Some years back Vickie and I vacationed near Boone, NC, home of Doc Watson. We stayed in a place with a view of Grandfather Mountain and traipsed around in the Smokies for a week. It was great. We ventured over to Wilkesboro, NC where the events remembered in the old murder ballad “Tom Dooley” happened. There are many versions of the story and many versions of the song, but here is a more traditional one I recorded a few years ago more in the style of Doc.
Read a most interesting piece on the migration of lowland Scottish people to Appalachia via a stay and invitation to leave Ireland for the new world. Fortunately they brought their music with them and a century later, thanks to their geographical isolation, they had preserved it almost without alteration. Because they were from the lowlands of Scotland, they emphasized the fiddle rather than bagpipes, for which we may be grateful. The highland pipes are wonderful, but you can’t listen to a two hour concert of them. They’re like the accordian–better confined to Lawrence Welk reruns or background. (Yes, I know the old definition of perfect pitch–you through the banjo into the dumpster without touching the sides and it lands on an accordion).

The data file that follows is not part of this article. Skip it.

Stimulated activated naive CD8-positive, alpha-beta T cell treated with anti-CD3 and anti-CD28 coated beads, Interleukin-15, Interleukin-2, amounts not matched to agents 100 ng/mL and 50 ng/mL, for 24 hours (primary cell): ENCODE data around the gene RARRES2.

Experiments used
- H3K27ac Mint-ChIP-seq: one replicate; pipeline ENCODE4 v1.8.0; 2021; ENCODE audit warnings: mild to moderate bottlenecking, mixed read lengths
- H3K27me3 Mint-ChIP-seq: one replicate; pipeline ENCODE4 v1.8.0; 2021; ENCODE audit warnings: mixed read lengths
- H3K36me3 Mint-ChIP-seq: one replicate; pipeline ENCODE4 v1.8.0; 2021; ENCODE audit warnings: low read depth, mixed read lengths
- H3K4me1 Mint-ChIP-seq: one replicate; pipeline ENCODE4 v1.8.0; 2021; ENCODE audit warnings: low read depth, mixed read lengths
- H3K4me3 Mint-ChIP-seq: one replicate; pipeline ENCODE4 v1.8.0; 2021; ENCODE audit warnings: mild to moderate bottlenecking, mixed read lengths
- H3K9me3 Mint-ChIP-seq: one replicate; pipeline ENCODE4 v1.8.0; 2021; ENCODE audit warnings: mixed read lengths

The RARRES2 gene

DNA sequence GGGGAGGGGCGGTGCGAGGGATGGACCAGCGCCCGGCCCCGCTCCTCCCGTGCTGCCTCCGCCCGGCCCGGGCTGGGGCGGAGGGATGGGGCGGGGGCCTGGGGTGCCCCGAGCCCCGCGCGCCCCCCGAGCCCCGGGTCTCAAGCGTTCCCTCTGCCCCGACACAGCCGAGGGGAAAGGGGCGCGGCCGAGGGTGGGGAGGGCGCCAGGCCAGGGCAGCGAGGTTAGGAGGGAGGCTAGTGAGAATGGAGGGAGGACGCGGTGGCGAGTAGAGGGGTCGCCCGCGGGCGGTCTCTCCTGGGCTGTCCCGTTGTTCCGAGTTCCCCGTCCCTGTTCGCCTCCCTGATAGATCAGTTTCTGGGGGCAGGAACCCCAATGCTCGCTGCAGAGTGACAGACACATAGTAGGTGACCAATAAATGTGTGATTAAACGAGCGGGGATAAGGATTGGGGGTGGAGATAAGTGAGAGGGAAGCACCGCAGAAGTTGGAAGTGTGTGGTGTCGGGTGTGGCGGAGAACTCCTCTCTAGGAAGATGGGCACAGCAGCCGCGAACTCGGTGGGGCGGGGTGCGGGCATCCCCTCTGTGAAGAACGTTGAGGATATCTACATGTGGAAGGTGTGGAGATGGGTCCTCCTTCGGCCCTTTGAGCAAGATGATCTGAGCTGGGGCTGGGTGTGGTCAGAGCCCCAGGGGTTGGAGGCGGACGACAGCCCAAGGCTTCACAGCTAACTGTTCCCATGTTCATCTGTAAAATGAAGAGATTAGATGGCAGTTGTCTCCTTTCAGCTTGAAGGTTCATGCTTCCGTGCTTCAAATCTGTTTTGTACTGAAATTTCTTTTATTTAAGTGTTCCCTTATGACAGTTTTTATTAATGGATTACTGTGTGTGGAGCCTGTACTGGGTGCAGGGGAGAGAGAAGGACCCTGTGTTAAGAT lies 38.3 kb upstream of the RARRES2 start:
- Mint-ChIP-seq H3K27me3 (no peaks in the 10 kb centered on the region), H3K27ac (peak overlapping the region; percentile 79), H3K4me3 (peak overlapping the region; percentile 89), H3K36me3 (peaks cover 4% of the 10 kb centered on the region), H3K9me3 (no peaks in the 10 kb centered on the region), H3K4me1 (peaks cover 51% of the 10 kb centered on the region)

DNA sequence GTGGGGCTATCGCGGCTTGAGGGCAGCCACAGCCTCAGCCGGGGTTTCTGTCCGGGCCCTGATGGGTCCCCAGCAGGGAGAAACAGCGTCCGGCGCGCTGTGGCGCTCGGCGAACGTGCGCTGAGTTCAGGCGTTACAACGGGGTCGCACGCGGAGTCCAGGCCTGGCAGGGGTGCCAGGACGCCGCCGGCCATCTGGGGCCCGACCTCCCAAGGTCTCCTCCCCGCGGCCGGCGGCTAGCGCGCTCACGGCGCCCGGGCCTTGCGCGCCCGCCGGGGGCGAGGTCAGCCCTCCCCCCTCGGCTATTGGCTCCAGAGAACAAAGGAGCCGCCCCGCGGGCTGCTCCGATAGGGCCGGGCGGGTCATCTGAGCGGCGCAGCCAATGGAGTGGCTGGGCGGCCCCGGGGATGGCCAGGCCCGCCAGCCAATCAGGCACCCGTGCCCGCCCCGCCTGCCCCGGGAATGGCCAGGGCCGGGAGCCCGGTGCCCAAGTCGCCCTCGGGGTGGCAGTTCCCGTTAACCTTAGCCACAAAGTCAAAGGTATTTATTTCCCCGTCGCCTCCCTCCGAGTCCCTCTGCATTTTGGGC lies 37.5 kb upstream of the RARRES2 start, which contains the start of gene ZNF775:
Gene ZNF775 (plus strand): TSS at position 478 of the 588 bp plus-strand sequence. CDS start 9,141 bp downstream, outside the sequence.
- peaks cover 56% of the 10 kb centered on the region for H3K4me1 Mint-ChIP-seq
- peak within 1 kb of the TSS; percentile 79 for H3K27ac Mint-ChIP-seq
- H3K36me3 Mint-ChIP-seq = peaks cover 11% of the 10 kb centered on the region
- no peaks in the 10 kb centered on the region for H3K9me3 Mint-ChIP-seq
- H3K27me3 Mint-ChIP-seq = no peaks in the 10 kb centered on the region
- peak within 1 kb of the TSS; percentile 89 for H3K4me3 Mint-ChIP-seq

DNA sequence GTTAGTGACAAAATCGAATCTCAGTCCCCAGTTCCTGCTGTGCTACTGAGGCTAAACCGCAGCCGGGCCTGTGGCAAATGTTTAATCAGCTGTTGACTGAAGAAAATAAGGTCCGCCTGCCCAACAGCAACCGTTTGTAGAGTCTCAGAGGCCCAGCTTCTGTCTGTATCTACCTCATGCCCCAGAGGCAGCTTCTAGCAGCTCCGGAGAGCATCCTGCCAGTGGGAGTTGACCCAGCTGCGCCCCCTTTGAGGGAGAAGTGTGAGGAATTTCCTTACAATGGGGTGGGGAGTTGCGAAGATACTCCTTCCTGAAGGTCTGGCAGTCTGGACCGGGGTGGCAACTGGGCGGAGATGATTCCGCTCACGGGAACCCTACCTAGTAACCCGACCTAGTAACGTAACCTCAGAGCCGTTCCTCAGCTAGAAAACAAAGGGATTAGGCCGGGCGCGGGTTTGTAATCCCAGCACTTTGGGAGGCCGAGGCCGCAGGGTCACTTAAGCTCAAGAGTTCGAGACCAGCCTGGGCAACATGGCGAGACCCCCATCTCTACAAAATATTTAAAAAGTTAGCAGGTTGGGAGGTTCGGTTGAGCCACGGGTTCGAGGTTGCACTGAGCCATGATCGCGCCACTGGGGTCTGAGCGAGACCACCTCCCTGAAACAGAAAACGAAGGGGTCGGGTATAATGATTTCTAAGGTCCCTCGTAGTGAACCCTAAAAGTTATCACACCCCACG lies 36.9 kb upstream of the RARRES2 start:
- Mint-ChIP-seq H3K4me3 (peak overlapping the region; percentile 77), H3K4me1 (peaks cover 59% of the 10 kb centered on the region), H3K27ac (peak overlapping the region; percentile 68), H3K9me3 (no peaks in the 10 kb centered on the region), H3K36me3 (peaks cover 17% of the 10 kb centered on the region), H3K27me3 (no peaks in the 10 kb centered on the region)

At any rate, these fierce, independent mountain people of the South were hard working, resentful of interference and suspicious of outsiders. And occasionally murderous. Wilkesboro was the capital of the moonshine runners who eventually took their souped up cars and started NASCAR. “Family Feud” was not a television show. It was a matter of honor and violence.
Thank goodness the territorial domination of men over women is no longer the same among intelligent people, but the song is a memory of a time when things were a certain way and shame was powerful. You may have heard the Kingston Trio’s version or any of a hundred folkies in the Sixties. I was attracted to that version when I started playing, but I like this one better.
In Wilkesboro they put on an outdoor drama every summer of the story of Tom Dooley and the murder of poor Laurie Foster. It starts with a Civil War re-eneactment, allowing the men and boys to shoot off blanks for way too long with almost no relevance to the story advancement, but it’s great fun. We waited out a downpour to see it, and had a great time. It’s a sad story and justice was severe in those days, but at least there were concessions. It’s worth a see. Take some earplugs.
Maybe it’s true what Elie Wiesel told us–to forget our sins is as great a transgression as to have committed them in the first place. Remembering and grieving are essential to healing.